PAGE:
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Hydration: A Simple First Step To A Healthier You

Hydration: A simple first step to a healthier you

I’m going to start off by making an assumption. You are here because you want to improve your health. I mean, who doesn’t want to have more energy, look better, live longer? How many of you started off the new year with another resolution about getting in shape or going down a dress size? The problem I see a lot is that people have good intentions, but don’t know where to start. You want to see results so you try and tackle everything at once. You go on a restrictive diet, join the gym with the goal to be there 4 mornings a week, buy the latest protein powders and shakes etc. What if you just stopped for a minute and really took the time to understand the changes you need to make? What if you picked one thing and did it religiously until it became a habit? You would be building a strong foundation, one step at a time, until you were standing on top of a mountain of healthy habits.

 

So where do you start? Simple, with water. Hydration is so important and easy to implement which makes it a great first step. In adults, water makes up about 60% of our body weight. It plays an important role in temperature control, waste removal, joint lubrication and nutrient transportation, to name a few. An average adult will excrete 2.5L of water a day through sweating, breathing and going to the toilet. That’s close to 4.5 pints! If you exercise, are out in hot/dry weather or are pregnant/breastfeeding, that number is even higher.

 

Another big reason for drinking more water is your brain can confuse mild dehydration with hunger. The hypothalamus is the part of your brain that regulates your appetite. This includes both hunger and thirst. If you haven’t drank enough water, your brain can get it’s signals crossed and make you think you need food, when in fact a glass of water will do the trick. Next time you think you’re hungry and you know you shouldn’t be, try drinking a glass of water and waiting 20 minutes. If that feeling goes away, then you were in fact thirsty, not hungry.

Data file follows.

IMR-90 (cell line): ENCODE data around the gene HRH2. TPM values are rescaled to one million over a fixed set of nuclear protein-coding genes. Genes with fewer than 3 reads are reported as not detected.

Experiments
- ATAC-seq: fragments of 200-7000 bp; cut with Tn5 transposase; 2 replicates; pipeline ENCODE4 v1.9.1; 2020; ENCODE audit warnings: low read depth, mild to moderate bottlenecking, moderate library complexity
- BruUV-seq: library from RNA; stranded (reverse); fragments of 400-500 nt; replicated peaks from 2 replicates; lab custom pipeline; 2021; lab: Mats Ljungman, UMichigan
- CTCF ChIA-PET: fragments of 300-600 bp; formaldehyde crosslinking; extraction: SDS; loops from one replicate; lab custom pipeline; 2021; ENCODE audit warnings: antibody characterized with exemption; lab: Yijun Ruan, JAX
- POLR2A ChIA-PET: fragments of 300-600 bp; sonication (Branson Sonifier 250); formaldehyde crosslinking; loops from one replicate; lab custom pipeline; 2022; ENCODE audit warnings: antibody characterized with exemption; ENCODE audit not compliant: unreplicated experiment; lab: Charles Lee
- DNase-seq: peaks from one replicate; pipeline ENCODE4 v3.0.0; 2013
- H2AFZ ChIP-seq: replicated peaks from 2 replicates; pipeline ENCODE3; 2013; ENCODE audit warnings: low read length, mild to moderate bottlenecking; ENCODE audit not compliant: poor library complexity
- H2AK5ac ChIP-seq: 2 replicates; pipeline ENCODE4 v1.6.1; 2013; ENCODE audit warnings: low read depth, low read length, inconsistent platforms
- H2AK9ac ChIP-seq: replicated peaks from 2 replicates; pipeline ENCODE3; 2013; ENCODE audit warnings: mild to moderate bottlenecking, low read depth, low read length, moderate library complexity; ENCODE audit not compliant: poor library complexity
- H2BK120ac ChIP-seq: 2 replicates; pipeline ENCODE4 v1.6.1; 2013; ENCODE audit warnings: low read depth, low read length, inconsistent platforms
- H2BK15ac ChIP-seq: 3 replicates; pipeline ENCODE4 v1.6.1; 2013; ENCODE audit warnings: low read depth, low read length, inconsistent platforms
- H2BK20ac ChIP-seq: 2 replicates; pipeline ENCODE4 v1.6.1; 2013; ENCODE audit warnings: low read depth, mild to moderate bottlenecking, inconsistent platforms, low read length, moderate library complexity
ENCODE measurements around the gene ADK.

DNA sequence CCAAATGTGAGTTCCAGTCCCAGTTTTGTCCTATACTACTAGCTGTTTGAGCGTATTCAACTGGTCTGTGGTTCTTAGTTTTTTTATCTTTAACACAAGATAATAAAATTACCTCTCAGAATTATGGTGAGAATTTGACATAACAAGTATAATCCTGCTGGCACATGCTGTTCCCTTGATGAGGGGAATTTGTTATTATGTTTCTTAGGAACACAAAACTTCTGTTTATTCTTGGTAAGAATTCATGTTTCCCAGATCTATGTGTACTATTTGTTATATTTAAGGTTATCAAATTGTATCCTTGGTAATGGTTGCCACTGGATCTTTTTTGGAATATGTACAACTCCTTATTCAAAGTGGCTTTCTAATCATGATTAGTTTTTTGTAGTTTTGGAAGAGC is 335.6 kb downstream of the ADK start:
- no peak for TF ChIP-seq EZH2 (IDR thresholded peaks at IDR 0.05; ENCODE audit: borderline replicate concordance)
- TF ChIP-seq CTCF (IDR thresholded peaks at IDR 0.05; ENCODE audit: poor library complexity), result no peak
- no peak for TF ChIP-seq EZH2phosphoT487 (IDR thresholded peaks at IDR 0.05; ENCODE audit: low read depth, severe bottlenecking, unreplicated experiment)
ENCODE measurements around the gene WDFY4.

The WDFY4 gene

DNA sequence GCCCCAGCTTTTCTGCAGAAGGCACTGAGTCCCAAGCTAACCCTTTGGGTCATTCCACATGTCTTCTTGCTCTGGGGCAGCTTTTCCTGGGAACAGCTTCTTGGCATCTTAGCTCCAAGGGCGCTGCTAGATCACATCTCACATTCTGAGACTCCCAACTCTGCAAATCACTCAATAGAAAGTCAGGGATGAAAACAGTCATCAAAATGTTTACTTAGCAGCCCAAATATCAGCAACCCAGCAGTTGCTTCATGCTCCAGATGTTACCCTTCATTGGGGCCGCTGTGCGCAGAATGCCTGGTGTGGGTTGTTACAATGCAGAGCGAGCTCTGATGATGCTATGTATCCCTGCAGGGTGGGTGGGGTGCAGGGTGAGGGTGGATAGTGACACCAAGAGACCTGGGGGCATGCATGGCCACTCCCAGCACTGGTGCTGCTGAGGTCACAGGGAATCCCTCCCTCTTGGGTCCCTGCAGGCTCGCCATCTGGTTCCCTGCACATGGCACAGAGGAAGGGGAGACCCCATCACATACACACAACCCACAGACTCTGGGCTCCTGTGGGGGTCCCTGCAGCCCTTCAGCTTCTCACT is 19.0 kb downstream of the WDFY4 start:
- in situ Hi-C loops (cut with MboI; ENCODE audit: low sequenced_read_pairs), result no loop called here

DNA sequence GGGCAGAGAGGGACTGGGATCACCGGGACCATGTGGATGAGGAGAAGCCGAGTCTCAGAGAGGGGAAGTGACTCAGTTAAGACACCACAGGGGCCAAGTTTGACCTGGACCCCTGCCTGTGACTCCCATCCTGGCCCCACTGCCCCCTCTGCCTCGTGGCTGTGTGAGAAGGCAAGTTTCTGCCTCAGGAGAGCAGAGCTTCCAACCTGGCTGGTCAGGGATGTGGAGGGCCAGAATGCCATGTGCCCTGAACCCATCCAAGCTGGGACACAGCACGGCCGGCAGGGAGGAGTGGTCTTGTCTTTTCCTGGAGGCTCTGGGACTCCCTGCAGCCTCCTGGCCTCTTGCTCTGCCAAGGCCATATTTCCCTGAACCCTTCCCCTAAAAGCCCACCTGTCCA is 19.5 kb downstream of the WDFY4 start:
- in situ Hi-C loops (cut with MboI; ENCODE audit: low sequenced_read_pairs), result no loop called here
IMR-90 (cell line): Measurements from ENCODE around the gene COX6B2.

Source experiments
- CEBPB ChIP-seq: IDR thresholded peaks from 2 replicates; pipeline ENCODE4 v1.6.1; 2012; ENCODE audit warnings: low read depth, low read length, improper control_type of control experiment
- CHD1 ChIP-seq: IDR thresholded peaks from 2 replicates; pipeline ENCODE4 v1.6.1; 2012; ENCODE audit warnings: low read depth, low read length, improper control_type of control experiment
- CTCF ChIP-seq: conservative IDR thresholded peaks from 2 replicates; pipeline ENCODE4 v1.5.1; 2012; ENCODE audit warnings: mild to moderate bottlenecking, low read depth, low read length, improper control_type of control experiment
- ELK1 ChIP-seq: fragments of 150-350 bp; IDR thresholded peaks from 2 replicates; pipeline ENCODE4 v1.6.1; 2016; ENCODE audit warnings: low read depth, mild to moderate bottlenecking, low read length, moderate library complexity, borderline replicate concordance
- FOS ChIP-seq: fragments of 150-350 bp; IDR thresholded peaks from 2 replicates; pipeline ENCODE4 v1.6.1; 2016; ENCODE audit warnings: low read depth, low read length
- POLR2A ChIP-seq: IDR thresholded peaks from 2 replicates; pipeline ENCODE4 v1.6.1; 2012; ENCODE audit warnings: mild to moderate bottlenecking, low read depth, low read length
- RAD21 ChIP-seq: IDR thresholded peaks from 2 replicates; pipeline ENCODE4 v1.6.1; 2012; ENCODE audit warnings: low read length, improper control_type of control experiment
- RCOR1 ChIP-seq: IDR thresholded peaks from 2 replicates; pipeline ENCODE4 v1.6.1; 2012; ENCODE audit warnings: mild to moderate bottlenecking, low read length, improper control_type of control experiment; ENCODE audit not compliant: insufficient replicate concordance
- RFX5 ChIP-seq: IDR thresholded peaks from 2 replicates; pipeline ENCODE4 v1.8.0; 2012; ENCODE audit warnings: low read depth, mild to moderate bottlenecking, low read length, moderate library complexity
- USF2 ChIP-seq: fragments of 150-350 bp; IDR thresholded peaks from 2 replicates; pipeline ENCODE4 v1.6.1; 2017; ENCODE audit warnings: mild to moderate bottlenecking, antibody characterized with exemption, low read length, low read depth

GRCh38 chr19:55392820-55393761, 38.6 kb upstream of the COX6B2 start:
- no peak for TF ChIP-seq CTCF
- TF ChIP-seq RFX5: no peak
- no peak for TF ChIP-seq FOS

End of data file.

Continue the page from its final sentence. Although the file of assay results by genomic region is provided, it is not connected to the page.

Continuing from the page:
So how much water should you be drinking a day? You can Google that and get a lot of different answers. The National Hydration Council recommends that the average woman gets 2L a day through food and drink, with about 1.5L coming from fluids alone. Some people say you should drink half your body weight in ounces (yes I’m American). So for example, if you’re 160 pounds, you should drink 80 ounces of water a day. Using handy Google again, that’s 2.3L or 4 pints.

 

I can already hear some of you saying “but I don’t like water” or “there’s no way I could drink that much a day” or “but then I’ll need the toilet all the time”. Here’s the hard truth. You can keep making excuses, or start making a change. If you don’t like water, add some fruit to it to flavour it. If you don’t think you can drink that much, start by adding one glass a day and build up slowly. And yes, you will need the toilet more, that one I can’t help you with.

 

You can do this! Even if it’s the only thing you do for right now, making this change will improve your health. When drinking the right amount of water a day becomes a habit just like brushing your teeth or washing your face, then try taking another step towards lifelong wellness.

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